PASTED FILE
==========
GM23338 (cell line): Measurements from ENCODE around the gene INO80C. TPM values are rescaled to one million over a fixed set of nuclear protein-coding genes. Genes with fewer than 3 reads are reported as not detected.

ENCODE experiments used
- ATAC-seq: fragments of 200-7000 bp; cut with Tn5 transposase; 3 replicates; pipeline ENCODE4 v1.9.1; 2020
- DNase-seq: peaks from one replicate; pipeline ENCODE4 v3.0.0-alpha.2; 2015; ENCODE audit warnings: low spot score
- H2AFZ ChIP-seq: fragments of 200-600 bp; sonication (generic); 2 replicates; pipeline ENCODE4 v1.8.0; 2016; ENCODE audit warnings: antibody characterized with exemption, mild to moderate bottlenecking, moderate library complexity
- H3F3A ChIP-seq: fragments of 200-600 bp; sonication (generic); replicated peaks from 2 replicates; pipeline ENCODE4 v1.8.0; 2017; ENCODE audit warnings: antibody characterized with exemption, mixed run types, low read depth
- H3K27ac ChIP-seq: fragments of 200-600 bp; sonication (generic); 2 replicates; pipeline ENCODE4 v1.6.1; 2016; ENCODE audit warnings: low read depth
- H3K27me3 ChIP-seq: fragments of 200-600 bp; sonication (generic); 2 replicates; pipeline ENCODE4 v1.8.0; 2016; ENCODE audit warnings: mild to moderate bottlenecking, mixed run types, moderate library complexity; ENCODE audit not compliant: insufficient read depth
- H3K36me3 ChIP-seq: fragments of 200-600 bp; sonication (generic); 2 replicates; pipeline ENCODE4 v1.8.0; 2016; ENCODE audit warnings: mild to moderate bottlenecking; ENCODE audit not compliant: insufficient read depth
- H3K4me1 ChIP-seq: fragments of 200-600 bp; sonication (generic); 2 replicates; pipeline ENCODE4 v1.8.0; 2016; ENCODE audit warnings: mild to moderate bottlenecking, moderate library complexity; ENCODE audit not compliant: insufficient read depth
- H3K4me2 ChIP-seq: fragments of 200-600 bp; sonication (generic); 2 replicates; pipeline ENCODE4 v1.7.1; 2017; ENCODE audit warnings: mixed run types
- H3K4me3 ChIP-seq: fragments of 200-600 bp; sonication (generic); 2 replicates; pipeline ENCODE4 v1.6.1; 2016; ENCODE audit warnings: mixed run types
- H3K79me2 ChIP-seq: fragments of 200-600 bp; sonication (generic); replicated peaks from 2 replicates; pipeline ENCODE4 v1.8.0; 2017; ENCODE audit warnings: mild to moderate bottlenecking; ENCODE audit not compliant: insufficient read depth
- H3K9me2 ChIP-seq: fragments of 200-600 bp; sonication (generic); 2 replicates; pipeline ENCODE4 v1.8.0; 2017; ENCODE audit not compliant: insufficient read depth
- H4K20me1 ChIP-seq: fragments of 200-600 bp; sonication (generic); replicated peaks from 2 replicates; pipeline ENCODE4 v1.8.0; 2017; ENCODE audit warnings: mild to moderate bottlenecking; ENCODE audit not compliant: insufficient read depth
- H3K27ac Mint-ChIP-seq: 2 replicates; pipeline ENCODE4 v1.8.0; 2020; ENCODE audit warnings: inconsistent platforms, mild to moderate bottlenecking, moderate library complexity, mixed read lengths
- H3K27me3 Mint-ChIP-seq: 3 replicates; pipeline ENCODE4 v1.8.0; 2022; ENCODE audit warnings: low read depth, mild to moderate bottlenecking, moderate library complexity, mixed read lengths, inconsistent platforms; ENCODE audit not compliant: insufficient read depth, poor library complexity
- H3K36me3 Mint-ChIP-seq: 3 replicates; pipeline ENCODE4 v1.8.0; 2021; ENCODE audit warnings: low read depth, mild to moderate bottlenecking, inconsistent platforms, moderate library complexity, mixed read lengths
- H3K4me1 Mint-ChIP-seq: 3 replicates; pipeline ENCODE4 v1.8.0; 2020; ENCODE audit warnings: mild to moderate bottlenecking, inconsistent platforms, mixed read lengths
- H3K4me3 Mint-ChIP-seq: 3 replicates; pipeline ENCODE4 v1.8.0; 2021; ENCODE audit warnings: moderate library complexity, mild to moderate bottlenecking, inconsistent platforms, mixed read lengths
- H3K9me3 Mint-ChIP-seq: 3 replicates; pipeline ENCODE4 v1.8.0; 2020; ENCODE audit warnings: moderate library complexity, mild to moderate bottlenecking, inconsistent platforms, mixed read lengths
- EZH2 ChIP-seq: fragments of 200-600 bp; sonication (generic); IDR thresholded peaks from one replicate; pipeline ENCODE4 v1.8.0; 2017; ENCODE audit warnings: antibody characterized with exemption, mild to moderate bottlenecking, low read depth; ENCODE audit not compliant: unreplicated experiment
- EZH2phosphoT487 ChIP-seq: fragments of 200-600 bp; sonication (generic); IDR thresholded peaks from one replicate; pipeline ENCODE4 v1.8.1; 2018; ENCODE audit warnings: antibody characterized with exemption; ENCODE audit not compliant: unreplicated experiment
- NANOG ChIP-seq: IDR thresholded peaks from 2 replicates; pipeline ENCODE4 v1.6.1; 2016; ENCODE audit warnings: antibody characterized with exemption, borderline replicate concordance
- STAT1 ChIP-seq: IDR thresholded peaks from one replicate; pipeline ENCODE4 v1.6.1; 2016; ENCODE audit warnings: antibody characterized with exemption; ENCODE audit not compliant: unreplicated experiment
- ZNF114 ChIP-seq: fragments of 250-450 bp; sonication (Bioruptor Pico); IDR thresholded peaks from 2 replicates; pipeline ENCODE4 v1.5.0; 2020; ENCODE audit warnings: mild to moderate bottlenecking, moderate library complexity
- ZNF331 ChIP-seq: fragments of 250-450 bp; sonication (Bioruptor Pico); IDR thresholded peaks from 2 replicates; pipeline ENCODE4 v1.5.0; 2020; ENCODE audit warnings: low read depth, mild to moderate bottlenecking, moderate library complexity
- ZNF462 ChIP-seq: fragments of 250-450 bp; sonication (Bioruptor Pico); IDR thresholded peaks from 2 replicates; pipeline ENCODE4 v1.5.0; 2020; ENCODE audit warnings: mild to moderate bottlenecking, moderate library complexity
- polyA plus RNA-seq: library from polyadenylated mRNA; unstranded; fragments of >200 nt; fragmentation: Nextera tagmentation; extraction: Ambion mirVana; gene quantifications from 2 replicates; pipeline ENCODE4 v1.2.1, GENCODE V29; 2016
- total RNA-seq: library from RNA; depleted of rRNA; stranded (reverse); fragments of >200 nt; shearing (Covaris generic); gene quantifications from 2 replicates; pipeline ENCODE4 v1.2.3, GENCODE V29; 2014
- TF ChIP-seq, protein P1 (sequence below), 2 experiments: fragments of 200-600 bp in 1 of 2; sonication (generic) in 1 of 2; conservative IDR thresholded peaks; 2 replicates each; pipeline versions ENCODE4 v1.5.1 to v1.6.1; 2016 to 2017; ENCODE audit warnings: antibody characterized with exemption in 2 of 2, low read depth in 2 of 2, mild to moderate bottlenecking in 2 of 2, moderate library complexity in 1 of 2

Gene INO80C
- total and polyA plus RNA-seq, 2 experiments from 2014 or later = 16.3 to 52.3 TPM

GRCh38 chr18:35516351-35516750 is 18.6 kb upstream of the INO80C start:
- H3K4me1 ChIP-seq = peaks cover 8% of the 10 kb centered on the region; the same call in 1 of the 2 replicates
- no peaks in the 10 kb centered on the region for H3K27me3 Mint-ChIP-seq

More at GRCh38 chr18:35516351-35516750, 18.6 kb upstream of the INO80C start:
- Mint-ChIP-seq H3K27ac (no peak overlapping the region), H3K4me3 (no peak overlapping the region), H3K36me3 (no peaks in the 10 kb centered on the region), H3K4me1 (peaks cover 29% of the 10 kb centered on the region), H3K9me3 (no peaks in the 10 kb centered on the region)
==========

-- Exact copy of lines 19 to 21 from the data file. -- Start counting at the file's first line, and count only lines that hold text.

- H3K4me1 Mint-ChIP-seq: 3 replicates; pipeline ENCODE4 v1.8.0; 2020; ENCODE audit warnings: mild to moderate bottlenecking, inconsistent platforms, mixed read lengths
- H3K4me3 Mint-ChIP-seq: 3 replicates; pipeline ENCODE4 v1.8.0; 2021; ENCODE audit warnings: moderate library complexity, mild to moderate bottlenecking, inconsistent platforms, mixed read lengths
- H3K9me3 Mint-ChIP-seq: 3 replicates; pipeline ENCODE4 v1.8.0; 2020; ENCODE audit warnings: moderate library complexity, mild to moderate bottlenecking, inconsistent platforms, mixed read lengths